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RapidDeploy Uses ‘Lightning’ for Data Sharing in Emergencies

The seller of public safety technology has a new app designed to give police, firefighters and medical workers more access to real-time data in the field. Kansas is the first big customer of this new product.

A police officer looks at the computer inside of their patrol car.
Texas-based RapidDeploy, which sells public safety technology, has launched an app called Lightning that is designed to send real-time video and other critical information about emergency calls to first responders.

As the company put it in a statement, the general idea of the new app is to encourage the sharing of data among first responders, even if they are from different agencies. The app stands as the latest example of the spread of location data technology for emergencies, one of the biggest trends in the public safety space.

Kansas is the first statewide customer for Lightning, RapidDeploy said.

The effort involves more than 100 emergency dispatch centers in the state and up to 24,000 police, firefighters and medical personnel.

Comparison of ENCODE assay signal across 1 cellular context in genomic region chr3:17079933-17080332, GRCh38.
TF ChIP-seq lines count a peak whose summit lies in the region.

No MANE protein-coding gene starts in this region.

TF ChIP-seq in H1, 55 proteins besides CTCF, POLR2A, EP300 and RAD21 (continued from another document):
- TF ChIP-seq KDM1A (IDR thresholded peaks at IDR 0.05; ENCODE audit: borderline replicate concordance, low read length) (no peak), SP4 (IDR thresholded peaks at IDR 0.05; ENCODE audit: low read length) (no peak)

Delivery of the product will take place in mid-December, followed by feedback from select users and a pilot program in early 2024, Michele Abbott, communication and training coordinator for the KS911 Coordinating Council, told Government Technology.

“We see this as a utility for all first responders,” she said. “This is not a replacement [of existing technology] but support and enhancement for what agencies already have.”

First responders can install the app on their own mobile devices and then access such data sources as Department of Transportation cameras or GIS mapping layers to aid with emergency responses, including location accuracy.

RapidDeploy said the new app is “powered” by its Radius Mapping call-taking map technology, used by some 1,500 emergency dispatch operations.

“We have a number of statewide and regional customers who plan to deploy Lightning to tens of thousands of first responders,” Steve Raucher, CEO of RapidDeploy, told Government Technology via email, without providing specific geographical details. “These are existing Radius Mapping customers who can leverage their coverage for ease of deployment.”
Thad Rueter writes about the business of government technology. He covered local and state governments for newspapers in the Chicago area and Florida, as well as e-commerce, digital payments and related topics for various publications. He lives in Wisconsin.